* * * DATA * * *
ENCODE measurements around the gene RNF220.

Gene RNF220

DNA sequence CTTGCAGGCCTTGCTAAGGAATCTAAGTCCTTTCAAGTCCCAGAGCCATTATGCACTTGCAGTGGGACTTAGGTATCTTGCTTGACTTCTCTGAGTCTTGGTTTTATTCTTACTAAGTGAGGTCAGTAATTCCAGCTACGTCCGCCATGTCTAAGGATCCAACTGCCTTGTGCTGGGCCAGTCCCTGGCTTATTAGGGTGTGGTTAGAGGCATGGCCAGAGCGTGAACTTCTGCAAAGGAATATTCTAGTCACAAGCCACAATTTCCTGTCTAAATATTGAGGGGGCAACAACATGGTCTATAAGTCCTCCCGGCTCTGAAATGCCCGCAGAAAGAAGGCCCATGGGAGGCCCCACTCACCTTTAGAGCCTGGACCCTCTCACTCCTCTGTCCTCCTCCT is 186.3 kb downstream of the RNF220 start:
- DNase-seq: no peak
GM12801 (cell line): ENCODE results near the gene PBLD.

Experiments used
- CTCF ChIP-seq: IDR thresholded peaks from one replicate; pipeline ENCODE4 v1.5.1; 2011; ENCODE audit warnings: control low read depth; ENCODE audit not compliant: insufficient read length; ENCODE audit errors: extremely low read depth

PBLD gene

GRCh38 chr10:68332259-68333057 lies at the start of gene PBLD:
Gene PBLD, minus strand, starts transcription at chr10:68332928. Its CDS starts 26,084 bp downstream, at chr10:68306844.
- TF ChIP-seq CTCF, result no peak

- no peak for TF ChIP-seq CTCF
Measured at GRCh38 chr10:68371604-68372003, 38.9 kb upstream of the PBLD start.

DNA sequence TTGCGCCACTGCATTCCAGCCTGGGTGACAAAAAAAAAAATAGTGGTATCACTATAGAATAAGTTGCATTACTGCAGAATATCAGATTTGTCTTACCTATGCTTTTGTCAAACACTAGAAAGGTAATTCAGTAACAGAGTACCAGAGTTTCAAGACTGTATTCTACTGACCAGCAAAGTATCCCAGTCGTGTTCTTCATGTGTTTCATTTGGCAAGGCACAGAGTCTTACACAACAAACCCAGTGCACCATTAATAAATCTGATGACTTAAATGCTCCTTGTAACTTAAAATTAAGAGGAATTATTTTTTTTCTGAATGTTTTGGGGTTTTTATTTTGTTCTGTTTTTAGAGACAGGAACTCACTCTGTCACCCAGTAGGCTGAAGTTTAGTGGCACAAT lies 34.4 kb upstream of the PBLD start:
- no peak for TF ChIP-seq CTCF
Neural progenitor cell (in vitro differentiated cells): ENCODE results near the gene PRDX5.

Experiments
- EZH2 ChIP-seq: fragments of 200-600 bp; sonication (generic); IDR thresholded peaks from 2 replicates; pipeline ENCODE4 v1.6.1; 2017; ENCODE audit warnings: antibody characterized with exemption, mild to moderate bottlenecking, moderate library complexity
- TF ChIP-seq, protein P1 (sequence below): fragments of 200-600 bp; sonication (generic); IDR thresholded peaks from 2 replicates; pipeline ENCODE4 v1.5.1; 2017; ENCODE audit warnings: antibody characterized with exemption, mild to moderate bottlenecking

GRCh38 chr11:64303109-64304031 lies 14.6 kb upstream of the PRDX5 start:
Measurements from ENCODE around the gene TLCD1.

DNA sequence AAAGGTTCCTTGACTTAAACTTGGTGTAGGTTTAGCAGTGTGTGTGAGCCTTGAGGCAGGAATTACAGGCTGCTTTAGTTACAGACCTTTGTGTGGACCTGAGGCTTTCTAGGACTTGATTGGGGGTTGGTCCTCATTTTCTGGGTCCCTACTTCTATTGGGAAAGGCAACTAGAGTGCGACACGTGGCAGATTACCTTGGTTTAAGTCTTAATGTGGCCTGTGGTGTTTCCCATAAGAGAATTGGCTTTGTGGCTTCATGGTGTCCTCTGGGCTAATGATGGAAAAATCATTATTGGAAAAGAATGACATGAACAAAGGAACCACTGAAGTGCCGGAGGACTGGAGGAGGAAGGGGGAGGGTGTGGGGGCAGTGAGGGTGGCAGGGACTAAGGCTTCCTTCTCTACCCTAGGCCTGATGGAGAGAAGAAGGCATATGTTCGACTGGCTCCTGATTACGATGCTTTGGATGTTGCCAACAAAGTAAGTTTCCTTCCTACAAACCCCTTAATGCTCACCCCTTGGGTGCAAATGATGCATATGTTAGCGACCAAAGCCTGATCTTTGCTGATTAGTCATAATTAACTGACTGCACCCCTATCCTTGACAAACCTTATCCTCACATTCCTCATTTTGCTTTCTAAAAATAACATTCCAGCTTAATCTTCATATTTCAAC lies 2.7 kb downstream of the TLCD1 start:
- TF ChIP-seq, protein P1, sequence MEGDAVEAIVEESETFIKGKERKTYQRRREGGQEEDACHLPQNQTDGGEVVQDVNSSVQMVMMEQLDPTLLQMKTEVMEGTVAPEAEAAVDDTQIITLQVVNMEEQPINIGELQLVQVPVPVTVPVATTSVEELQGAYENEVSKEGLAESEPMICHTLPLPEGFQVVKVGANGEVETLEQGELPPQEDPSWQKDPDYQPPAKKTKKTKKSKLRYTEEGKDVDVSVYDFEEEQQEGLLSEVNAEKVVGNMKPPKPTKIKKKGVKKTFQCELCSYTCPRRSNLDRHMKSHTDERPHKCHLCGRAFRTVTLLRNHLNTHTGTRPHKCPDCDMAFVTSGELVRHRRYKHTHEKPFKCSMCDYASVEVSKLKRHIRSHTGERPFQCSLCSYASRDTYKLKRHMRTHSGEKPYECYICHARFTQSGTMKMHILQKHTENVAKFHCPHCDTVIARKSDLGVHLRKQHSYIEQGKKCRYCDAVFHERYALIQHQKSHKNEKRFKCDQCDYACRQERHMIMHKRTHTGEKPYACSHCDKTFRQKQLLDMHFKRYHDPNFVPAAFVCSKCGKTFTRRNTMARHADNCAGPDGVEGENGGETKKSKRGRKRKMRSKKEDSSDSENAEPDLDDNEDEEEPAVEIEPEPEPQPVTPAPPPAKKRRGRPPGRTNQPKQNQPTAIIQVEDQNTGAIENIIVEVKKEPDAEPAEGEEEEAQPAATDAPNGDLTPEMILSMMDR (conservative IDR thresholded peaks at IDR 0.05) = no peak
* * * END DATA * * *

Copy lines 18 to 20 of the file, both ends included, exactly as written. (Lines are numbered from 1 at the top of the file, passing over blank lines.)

- EZH2 ChIP-seq: fragments of 200-600 bp; sonication (generic); IDR thresholded peaks from 2 replicates; pipeline ENCODE4 v1.6.1; 2017; ENCODE audit warnings: antibody characterized with exemption, mild to moderate bottlenecking, moderate library complexity
- TF ChIP-seq, protein P1 (sequence below): fragments of 200-600 bp; sonication (generic); IDR thresholded peaks from 2 replicates; pipeline ENCODE4 v1.5.1; 2017; ENCODE audit warnings: antibody characterized with exemption, mild to moderate bottlenecking

GRCh38 chr11:64303109-64304031 lies 14.6 kb upstream of the PRDX5 start: